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Armistead Maupin -- Author of Tales of the City

Updated on October 13, 2014

Armistead Maupin, Talented Author

Armistead Maupin is one of the most talented writers I've ever read.* He wrote the serial "Tales of the City" and two novels, Maybe the Moon and The Night Listener.

Maupin's storytelling style makes you feel like you're part of the story. His character development and rich details make reading his books addictive and a pleasure. You just want to keep reading.

Tales of the City was made into a miniseries, and The Night Listener was made into a movie. They are both great escapes, just like his books.

Photo Credit: Armistead Maupin photo by Alan Light

*And I've read a lot. To see what I've been reading, head over to my blog, A Good Book Is Awaiting.

Armistead Maupin Biography

His life so far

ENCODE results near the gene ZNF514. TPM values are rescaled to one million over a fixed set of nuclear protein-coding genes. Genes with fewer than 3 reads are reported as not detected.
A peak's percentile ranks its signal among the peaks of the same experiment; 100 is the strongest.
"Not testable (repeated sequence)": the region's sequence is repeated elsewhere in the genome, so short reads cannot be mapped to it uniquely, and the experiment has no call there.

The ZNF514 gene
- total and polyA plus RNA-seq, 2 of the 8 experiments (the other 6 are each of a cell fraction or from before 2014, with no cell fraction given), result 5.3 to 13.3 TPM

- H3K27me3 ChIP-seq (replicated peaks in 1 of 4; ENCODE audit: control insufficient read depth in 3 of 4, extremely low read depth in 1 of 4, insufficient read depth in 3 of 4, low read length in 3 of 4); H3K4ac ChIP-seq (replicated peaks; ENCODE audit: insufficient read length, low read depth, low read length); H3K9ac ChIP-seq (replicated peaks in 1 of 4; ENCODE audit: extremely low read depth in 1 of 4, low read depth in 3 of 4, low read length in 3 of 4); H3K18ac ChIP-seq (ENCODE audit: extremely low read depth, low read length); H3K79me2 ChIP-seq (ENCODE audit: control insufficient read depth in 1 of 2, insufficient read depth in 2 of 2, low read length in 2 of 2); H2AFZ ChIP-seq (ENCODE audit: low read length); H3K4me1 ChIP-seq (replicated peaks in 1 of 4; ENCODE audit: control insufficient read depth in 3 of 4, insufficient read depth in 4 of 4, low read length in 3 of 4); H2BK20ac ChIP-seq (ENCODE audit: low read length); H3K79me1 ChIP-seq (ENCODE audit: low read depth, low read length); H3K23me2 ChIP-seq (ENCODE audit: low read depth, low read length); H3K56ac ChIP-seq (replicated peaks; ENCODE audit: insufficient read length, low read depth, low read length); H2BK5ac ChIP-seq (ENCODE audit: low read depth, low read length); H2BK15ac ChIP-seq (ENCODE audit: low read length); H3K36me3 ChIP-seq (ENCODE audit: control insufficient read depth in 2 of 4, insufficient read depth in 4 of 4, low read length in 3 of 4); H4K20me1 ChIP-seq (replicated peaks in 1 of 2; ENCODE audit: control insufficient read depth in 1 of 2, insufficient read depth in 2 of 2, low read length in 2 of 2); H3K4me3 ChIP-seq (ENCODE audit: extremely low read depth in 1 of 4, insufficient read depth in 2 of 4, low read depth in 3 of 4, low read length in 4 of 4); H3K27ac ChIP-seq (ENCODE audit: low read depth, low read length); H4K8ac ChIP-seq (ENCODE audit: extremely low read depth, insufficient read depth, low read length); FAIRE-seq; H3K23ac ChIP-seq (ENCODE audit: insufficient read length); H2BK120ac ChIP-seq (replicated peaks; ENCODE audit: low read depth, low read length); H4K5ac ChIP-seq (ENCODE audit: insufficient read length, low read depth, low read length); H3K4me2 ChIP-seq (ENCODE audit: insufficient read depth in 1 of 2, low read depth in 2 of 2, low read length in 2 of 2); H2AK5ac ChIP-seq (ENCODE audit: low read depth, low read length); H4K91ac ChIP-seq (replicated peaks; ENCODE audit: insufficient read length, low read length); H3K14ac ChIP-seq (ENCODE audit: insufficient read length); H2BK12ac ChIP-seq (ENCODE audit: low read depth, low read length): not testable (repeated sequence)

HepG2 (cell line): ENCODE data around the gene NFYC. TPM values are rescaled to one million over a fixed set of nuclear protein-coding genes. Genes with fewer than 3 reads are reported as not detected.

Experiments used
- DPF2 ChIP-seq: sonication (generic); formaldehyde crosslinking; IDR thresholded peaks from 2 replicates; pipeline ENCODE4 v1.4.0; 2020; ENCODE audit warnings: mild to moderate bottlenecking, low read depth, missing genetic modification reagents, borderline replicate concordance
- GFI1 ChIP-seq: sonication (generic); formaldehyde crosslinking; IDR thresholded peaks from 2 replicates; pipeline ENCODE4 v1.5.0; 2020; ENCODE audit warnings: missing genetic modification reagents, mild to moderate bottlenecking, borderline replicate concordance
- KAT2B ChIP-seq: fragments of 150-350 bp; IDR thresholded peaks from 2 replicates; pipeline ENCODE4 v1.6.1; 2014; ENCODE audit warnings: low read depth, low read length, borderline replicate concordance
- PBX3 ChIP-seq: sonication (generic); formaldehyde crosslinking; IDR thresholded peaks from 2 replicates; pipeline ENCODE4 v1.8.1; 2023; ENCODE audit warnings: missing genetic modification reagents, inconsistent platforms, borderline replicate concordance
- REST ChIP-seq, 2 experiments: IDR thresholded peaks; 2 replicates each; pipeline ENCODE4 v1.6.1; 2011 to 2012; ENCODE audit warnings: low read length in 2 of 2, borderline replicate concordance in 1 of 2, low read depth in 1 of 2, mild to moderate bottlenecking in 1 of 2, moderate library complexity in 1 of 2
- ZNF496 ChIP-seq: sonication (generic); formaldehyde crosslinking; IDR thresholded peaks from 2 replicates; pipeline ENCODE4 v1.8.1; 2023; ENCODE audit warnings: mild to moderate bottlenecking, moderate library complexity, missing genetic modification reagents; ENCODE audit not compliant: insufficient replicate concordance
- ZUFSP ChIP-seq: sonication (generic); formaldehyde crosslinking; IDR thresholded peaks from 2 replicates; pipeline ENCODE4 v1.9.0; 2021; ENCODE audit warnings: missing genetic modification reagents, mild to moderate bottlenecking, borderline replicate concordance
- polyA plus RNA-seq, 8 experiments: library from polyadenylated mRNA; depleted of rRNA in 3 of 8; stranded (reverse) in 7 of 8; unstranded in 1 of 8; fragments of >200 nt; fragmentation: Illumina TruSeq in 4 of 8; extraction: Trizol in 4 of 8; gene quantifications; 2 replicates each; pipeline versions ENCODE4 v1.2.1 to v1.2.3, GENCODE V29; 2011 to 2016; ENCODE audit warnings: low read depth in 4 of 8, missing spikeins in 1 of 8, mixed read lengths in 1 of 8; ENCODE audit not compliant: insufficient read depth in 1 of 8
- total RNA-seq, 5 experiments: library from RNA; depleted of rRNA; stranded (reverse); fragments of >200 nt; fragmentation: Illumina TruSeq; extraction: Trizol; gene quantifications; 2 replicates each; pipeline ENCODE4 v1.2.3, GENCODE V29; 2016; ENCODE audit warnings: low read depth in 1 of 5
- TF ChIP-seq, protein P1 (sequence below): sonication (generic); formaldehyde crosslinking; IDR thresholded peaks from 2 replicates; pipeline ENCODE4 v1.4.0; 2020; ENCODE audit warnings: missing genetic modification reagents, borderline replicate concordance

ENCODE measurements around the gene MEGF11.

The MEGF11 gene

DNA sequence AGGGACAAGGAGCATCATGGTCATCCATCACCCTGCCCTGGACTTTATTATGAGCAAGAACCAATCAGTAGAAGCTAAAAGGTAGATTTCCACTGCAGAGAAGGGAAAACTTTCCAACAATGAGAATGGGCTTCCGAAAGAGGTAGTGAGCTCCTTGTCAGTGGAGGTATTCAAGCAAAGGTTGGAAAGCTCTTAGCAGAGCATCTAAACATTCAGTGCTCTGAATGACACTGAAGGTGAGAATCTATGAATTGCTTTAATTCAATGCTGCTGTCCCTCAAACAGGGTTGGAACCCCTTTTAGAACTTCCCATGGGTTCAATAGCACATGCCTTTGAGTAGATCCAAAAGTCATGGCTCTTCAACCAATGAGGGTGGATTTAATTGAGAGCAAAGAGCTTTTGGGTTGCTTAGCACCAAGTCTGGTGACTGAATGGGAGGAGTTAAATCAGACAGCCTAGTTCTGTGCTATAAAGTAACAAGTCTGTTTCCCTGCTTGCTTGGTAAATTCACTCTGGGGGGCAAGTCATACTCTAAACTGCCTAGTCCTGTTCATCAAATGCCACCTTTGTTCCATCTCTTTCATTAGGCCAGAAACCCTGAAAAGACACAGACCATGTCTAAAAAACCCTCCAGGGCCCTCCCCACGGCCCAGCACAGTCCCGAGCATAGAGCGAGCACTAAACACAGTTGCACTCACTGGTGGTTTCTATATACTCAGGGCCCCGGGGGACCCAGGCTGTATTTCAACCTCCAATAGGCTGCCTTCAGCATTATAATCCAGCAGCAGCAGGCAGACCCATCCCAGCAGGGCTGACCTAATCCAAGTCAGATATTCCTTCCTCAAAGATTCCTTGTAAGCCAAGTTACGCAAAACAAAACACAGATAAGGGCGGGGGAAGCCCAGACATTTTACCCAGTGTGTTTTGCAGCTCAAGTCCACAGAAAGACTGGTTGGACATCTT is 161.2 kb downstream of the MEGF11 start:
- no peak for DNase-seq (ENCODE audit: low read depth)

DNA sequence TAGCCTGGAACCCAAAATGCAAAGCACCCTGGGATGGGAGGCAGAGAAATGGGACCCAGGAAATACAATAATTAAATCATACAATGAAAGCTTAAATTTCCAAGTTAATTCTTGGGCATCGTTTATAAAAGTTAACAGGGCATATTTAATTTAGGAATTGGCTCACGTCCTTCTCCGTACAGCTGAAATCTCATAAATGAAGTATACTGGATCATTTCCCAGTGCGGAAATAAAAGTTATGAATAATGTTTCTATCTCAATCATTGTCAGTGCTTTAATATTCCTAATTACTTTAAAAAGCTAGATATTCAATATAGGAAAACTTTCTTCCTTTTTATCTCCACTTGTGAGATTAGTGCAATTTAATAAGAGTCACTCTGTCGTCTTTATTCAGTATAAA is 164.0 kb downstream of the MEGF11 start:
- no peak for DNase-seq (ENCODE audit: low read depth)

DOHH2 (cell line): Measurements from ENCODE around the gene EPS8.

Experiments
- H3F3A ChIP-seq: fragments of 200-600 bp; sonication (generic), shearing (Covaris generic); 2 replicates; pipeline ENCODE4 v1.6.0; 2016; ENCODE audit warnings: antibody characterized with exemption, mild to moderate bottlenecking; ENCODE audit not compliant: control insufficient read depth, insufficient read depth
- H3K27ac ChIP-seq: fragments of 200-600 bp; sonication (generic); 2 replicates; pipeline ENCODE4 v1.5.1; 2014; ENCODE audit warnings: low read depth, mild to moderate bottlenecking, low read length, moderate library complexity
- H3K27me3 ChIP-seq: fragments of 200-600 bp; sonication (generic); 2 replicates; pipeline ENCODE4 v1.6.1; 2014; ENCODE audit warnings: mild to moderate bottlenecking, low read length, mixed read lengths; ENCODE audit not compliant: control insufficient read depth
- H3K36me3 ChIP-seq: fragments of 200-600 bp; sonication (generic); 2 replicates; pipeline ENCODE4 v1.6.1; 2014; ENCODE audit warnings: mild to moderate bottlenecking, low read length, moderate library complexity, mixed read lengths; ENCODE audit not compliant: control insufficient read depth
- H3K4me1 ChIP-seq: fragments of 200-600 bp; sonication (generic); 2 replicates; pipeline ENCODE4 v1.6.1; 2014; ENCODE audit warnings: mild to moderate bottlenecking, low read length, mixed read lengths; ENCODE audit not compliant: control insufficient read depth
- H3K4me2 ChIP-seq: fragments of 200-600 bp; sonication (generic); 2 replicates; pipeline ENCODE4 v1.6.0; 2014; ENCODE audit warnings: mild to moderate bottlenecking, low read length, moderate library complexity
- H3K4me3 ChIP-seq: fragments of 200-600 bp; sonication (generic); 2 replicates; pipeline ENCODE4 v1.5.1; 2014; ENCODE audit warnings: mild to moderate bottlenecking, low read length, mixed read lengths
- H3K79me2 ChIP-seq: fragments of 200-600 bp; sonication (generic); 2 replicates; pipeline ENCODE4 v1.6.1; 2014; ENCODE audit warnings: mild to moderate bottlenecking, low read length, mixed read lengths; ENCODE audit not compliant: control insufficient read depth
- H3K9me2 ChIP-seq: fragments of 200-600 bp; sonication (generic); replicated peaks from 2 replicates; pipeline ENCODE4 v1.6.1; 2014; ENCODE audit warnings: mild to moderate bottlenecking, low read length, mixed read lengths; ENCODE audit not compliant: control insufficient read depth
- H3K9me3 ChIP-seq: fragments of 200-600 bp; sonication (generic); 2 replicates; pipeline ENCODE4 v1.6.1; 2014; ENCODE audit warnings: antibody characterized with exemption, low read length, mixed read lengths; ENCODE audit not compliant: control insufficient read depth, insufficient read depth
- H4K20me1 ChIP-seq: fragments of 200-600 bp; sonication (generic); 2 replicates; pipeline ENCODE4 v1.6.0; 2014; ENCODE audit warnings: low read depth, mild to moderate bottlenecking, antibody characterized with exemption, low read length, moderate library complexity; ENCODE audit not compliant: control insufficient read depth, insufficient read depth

In 1944, Armistead Maupin was born in Washington D.C., but his family moved to Raleigh, North Carolina where he was raised. He graduated from the University of North Carolina then served in the U.S. Navy. He was stationed in the Mediterranean and in Vietnam.

Maupin began his writing career at a Charleston, South Carolina newspaper. In 1971 he was transferred to the San Francisco bureau of the Associated Press. His popular newspaper serial Tales of the City was first published in the San Francisco Chronicle in 1976. He went on to write eight novels in the Tales of the City series.

Maupin is also the author of two other novels, Maybe the Moon and The Night Listener. Tales of the City was made into three miniseries starring Olympia Dukakis and Laura Linney. A feature film was made of The Night Listener starring Robin Williams and Toni Collette.

Maupin lives in San Francisco with his husband, Christopher Turner.

Source: Armistead Maupin Web Site

Armistead Maupin Quote

"Like I've always said, love wouldn't be blind

if the braille weren't so damned much fun."

~Armistead Maupin

Tales of the City

A Serial Drama First Published in the Pacific Sun, Then San Francisco Chronicle